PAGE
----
Well, here we go again.
✔️ It's not hidden anymore. Corporate America wants you back butt-in-seat in the office.
✔️ Is it possible that corporate-owned "news" might not be fair and balanced journalism? Hmm, I wonder. What a conundrum!
✔️ A lot of companies still own over-priced corporate real estate... are they planning to sell that off or let it go? Probably not.
✔️ Now we're expected to believe that, after working successfully from home for all this time and being more productive, it's all falling apart and everyone needs to RTO. 😣
Links I discuss in this episode:
https://www.patreon.com/saracausey (new content drops every Sunday morning)
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Siren courtesy of Pixabay.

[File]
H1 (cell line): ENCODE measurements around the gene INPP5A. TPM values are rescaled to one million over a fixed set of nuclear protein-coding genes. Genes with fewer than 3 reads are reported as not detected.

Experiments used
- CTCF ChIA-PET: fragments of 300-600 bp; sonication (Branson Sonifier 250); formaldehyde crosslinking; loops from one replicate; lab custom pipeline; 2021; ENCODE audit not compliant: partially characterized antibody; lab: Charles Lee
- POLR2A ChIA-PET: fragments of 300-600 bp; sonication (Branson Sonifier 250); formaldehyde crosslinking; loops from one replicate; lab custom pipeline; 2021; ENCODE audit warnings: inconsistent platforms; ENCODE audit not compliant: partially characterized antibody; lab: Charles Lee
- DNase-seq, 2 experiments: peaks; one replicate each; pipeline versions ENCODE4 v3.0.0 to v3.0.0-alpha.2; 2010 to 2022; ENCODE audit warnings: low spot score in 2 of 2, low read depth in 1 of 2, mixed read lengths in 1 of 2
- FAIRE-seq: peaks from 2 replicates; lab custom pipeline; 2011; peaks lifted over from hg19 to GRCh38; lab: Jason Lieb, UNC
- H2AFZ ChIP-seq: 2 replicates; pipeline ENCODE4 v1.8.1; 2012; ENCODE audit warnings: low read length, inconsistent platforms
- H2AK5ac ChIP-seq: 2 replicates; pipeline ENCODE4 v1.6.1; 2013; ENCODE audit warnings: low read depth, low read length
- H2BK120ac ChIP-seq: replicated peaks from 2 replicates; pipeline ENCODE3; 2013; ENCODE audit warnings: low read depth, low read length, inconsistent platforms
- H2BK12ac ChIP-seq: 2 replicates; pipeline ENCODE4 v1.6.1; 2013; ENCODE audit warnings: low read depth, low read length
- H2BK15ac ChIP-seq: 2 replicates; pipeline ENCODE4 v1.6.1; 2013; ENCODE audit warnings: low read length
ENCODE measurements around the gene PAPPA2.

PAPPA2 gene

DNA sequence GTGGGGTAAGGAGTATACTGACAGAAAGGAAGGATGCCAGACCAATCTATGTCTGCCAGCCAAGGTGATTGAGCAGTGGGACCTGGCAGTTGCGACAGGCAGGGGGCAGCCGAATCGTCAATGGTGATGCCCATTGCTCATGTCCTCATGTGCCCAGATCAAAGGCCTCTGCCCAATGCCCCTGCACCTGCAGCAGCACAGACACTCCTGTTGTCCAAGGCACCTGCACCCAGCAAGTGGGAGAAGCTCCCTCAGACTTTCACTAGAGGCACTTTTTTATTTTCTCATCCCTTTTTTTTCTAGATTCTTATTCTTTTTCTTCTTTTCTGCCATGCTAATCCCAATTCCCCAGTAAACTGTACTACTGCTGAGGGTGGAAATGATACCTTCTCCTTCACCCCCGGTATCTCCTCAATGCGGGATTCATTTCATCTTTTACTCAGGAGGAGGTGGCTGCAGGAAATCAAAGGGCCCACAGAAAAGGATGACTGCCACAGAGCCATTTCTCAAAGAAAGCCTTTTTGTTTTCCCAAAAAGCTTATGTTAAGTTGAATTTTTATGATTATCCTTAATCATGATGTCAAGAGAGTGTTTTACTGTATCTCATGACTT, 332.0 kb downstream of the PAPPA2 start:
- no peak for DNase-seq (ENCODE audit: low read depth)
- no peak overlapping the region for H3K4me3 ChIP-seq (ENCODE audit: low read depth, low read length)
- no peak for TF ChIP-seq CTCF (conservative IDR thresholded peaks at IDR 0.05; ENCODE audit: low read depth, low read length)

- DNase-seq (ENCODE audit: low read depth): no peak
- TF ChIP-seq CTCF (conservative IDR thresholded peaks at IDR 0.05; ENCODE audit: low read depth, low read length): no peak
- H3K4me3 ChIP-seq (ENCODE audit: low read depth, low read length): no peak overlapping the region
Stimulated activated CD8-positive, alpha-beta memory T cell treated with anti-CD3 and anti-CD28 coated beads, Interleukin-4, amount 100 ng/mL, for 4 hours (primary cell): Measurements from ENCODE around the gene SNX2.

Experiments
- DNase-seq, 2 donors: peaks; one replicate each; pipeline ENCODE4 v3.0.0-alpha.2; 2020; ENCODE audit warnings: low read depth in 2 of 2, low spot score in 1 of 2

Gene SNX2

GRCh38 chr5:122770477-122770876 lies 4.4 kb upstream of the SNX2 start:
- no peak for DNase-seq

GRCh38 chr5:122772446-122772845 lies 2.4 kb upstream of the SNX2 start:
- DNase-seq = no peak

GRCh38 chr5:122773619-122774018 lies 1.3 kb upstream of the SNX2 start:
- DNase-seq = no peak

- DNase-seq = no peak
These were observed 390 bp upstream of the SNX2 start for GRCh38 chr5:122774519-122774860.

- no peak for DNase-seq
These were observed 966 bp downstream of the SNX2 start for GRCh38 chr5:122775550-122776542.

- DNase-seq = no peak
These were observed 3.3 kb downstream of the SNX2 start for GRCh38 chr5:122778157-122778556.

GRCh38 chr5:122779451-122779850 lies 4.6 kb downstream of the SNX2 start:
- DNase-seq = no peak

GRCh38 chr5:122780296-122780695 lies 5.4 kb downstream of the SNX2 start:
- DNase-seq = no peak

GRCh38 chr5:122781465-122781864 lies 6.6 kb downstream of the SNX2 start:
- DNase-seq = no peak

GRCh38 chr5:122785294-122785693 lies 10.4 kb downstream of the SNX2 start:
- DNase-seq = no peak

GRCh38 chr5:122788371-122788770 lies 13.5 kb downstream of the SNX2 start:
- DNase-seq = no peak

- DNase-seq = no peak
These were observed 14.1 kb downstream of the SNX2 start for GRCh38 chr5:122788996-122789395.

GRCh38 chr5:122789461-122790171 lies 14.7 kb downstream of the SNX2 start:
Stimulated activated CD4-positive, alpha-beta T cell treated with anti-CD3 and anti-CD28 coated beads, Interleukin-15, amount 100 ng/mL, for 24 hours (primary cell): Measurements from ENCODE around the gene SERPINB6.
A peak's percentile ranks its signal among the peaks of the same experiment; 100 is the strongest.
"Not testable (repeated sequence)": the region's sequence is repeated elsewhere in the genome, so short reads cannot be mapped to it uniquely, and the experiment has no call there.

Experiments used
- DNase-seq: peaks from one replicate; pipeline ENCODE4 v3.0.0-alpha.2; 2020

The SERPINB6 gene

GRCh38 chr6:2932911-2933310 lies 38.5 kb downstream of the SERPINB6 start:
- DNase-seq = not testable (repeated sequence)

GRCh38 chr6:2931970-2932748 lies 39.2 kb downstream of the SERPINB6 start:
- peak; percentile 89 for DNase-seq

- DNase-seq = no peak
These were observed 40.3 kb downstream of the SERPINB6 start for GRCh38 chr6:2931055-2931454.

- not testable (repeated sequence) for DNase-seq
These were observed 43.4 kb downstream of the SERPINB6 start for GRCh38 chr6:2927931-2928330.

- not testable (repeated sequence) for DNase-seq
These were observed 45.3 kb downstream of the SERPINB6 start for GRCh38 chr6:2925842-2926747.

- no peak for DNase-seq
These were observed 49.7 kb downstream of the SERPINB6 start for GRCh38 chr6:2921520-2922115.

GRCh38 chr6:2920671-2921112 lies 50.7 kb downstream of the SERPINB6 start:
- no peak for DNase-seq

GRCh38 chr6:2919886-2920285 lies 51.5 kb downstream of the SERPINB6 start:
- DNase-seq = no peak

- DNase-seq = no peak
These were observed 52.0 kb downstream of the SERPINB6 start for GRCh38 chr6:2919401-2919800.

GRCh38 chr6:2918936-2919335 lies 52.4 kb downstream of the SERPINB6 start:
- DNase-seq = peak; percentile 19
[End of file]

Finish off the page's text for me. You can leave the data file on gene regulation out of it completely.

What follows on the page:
Well, here we are another Saturday, another broadcast. I'm thinking of that Duke Ellington song where he's like, missed the Saturday dance, heard they crowded the floor. So before I dive into the nuts and bolts of this episode, I want to do a little bit of housekeeping / shameless plugging. I recently launched a Patreon account, and information will drop there every Sunday morning. There are two tier levels on the first tier, you will get exclusive blog posts that will not be published to my public blog on my website or on LinkedIn or social media. In the second tier, you'll get access to that, as well as exclusive podcast episodes that won't ever be published to this podcast is designed for truth seekers. It's designed for people who want to be on the leading edge of the job market, who take their career seriously, and they want to make sure that they're staying informed. It's tips and information you can use for helping you to navigate the job market, helping your career and then also to understand how corporate America actually really truly works. It's pulling the curtain back, like Sydney Pollack in Eyes Wide Shut saying, Hey, if you want to really know what's going on, even if you don't sleep so well at night, here's what it is. The lower tier is five bucks a month, and the upper tier is 10 bucks a month. So for less than a cup of coffee shop coffee, you can have some truth bombs delivered to you from me. It is absolutely not for people who would rather hear fluffy lies and Bs instead of uncomfortable truths. And when I say it's for truth seekers, I am dead serious. So don't come there. If you're not looking to hear the truth. If you don't want some hashtag real talk, don't show up there, please. One of the things that inspired me to create that account, was seeing how my episode about quiet quitting exploded. That episode has been accessed so many times by so many people. And it's far and away the most popular episode I've recorded so far. In 2022, I'm sort of rubbed my temples and I thought I really wish that I could get that many people to engage with content, saying wake up, there's a poop storm brewing. The great resignation is not going to last forever. These companies are already telegraphing to you what's on the horizon, and you need to pay attention. Yet, it seems that when someone is in a blissful state of slumber, and you go to tap them on the shoulder and say, Hey, wake up, up, up, they resent the messenger, they don't want you interrupting their sleep, they don't want you to say, Yeah, you're not going to be able to Job hop relentlessly forever, and get a big pay bump every time you do it. Like I think that little ride is coming to an end sooner rather than later. You can see it all in the news media. People don't want to hear that by and large. And I'm not talking about the truth seekers, obviously, that I made the Patreon account for. I've said before, if you're listening to these podcast episodes, if you're engaging with my blog on a regular basis, you're already a cut above. And so I wanted to make a sort of even more elite club on the Patreon for people who are like, Yeah, I'm willing to go deeper, I'm willing to instead of walking around with my Eyes Wide Shut, I'd rather open them. So here we go. Earlier this week, there was an article published on LinkedIn called is the work from home revolution fading. As I'm sure you know, LinkedIn is owned by Microsoft. They don't vary that information. But there are times in my opinion, where they don't exactly trot it out on Front Street either. So I want you to bear in mind that LinkedIn is not just some completely organic Power to the People platform. It's owned by a giant corporation. There's an article on Forbes that talks about this acquisition, I'll drop a link to it, of course in the write up so you can check it out for yourself. And I want to read a little snippet from that article now. But Microsoft chief executive Satya Nadella has bought something more precious than what some patronizingly Call a social network for jobseekers. Microsoft has just bought one of the world's most influential specialized, highly read, constantly updated and occasionally annoying digital media companies. And unlike some on Forbes, I don't think Nadella has wasted his money and quote. So, given the information that we have, is it possible that the platform could be used to further a particular agenda? Hmm, what do you think? To me, it seems like the days of anything resembling quote, fair and unbiased journalism are gone. And it doesn't matter what side of the political fence that you sit on, whether you want to sit and listen to leftist talk radio, right? Talk Radio, Fox News, CNN, whatever. I mean, trying to find a news channel where it's like, we're just going to give you the facts. We're not going to embellish. We're not going to editorialize. We're just going to tell you the who, what, when, where and how of what happened and let you make a decision for yourself. I don't know where you find out anymore. So the idea that well, I mean, I'm sure the side panel of LinkedIn is a great place to find fair and unbiased journalism, right. Um, okay. So here we have this article is the work from home revolution fading, and I'll read the blurb that was written by Alexandra Reimer one of the seemingly many 10,000 different editors at LinkedIn news. The great debate of remote versus in person work continues while at least 7.4% of American workers are still working from home due to COVID. This number is considerably down from about 35% At the height of the pandemic federal data shows Yes, hybrid systems are still in demand, but work from home faces its own set of drawbacks, including zoom fatigue, and longer hours with less productivity. These factors are driving some CEOs to curtail hybrid work. It's becoming increasingly apparent that zoom and Google Chat aren't substitutes for in person dynamics, argues Axios, and quote, and the article on Axios. How better can we get we are in the metaverse, folks. The article that LinkedIn references from Axios is called remote work may not be working anymore. And I want to read a little bit from that article for you now. The challenges of remote work are getting harder and harder to ignore as employees and bosses alike grapple with the realities of indefinite separation from the office. The big picture a growing number of corporate executives want to put an end to the work from home revolution. But workers have gotten used to the flexibility and they have the leverage to demand it driving the news. Tesla CEO Elon Musk stirred the pot last week with a blunt warning that workers would have to spend a minimum of 40 hours per week in the office or find a new job. It raised the question about whether other employers might also adopt a tougher stance. JP Morgan Chase's Jamie diamond only recently softened his stance on remote work and Goldman Sachs CEO David Solomon has been on a mission to return to the five day status quo March survey by cleaning coalition of America which canvassed over 200 New York based C suite executives found that a whopping 76% Think in person work is essential to the bottom line. By The Numbers 7.4% of American workers are teleworking because of COVID, down from a pandemic Aerohive around 35% According to federal data in quote. Okay, I'm going to skip down to the end of the article and read again. However, flawed remote work arrangements have become a linchpin of COVID era labor market defined by high employee turnover. For many knowledge workers in an economy with more open jobs and workers to fill them work from home is more de rigueur than ever before, even when they've done it unenthusiastically. More employers have embraced flexible work from home arrangements, but it's becoming increasingly apparent that zoom and Google Chat aren't substitutes for in person dynamics that bridge communication gaps and help build careers and quote, hmm, strokes long devil beard thoughtfully. It's almost like somebody should have been on a blog or a podcast warning you that the fit was about to hit the Shan Hmm. Oh, wait, who could it be? Believe it or not? It's just me. Yeah, I've been that beacon in the wilderness, y'all. And if you've been reading the posts, if you've been tuning in to this podcast, then you know, this should not be hitting your ear as any kind of surprise right now. I'll say it again, for the people in the back. They are telling you in advance what is going to happen. There'll be a poop storm brewing. And if you think that they will not use a recession or a severe market contraction as a means to an end to get your butt back in the seat in the cube farm. Guess again. A lot of these companies still own way overpriced corporate real estate. They want you back in a cubicle is really not about your comfort, your safety, your finances, your ability to like afford the commute to afford childcare or eldercare, whatever else that you may not have been dealing with during the pandemic. They don't care. They don't care they want you back but in seat because it's what is fitting for them and their bottom line. That's what it's all about. So if you thought that the revolution was going to go on forever, I I'm sorry to burst your bubble on that. You know, I think that in so many ways the great resignation has been awesome. And as someone who is Power to the People, I wish that it could go on forever. But I just don't see that happening. We have too many people that live paycheck to paycheck that don't have much in savings as a nest egg. Believe me, I get it. If no one rules if no one obeys. What if we all just had a collective sit out and said make us okay, Elon, you think you're such hot poop, like make us? Well, how long is that gonna last? People are gonna starve out, they're gonna lose their homes, they're gonna get evicted. I mean, I just think there's too much infrastructure built into this country around oligarchy and crony capitalism for some kind of long term Power to the People revolution to gain momentum. I mean, when you go to this article on LinkedIn, is the work from home revolution fading, the responses that are put up toward the top are positive. They're the ones that are like, Oh, yes, I think that this is quite fantastic. But the dissenters that are like, No, we don't think this is quite fantastic. Or at the bottom, you can't tell me that. That's pure coincidence. I'm sure that this is being curated to put forth a specific narrative. Again, we're not really talking about fair and unbiased, completely balanced journalism here. But more importantly than that, for the purposes of this podcast episode is they are telling you in advance, what's getting ready to happen. And you can either sit back and look at the people on LinkedIn who are co clapping about it, like are, isn't it? Isn't it? Great? We all get to go back to the office. Well, how lucky are we we get concerts and pizza parties and free shuttle buses again. Or you can wake up to reality. One of the reasons why I went out on my own, I worked out my courage even after having a business failure. That completely sucked the life out of both myself and my finances. One of the reasons why I worked up the courage to do it again, is because I was like, This is not a life for me, man. It's not it's not I don't want to sit in a cube under fluorescent lighting. I hate commuting. I hate being away from my farm all day. You know, if an animal had a baby, if they got injured, if there was a problem of any kind, I wouldn't discover it until after I'd already gotten home. And the vet's office was closed, I'd have to call and try to set up an after hours emergency farm call, I mean, I don't miss any of that, not any of it. And so to me, it was worth it to take the risk again, and see if I could cobble together some kind of something that would sprout wings and allow me to fly. Hopefully not like Icarus, too close to the sun. But you get what I'm saying. I understand that's not an option for everybody. Not everybody wants to be out on their own. Not everybody wants to freelance or own and operate their own business, not everybody wants to try to cover their own benefits and kind of live on their wits like you have to do when you freelance. So where is this headed in the long run? Well, I mean, again, at the risk of sounding pessimistic, I think that it's, it's not going to be a super fun time. Maybe we're gonna have a long hot summer, followed by a winter of discontent. I've said that before. And I'm sticking by my prediction. There was recently, an article published in the New York Times called the Office monsters are trying to claw their way back to 2019. And in that article, Jamie Dimon of JPMorgan Chase has said that he thinks their work setup will look just like it did before by September or October. And that means September or October of this year. So we're talking about two or three, maybe four months at most into the future, and he sees the workforce being but in seat in the cube farm, just like they were back in 2019. Could there be some massive walk out sit out protest against return to Office? Of course there could be and maybe there will be I don't know. My concern is that I just don't see that lasting for months or years. Because I just don't think most people have enough money put back in savings. They don't have enough of a nest egg. aside for emergencies and for being able to float themselves along with no income or very little income, maybe from like a side hustle or something to be able to do that. I could be wrong. Like Dennis Miller always said, this is just my opinion, and I could be wrong. I think at the very least there's going to be a really ugly collision between people. They're like, No, no, no, I don't want to go back to being but in seat in the cube farm. It would absolutely destroy my soul to have to sit under fluorescent lighting and do this crap again. versus people they're like, Okay, all right. You know, the Eeyore types. Okay. All right. Why bother? Okay, I'll go back. I don't really want to but I'm, I'll take my lumps. So I'll do what I'm told. And if they say it's time to come on back, okay, I spent more of my career in the office in the digital panopticon than I did at home. So, Mom, mom, I'll go on back. I mean, it's almost like a weird toxic stew is brewing up between all of these people with all of these different goals and maneuvers out in the job market, but they're all working their own angles, everyone's being Machiavellian about it. They all have their own means to an end and they want to subvert somebody else in order to do it. Please stay aware. Stay alert. Keep an eye on what's happening in the market. This is not the time to go into Candy Land, gumdrops and lollipops land and play pretend this is the time to be prepared not to panic, but to stay prepared and stay alert. I'll see you in the next episode.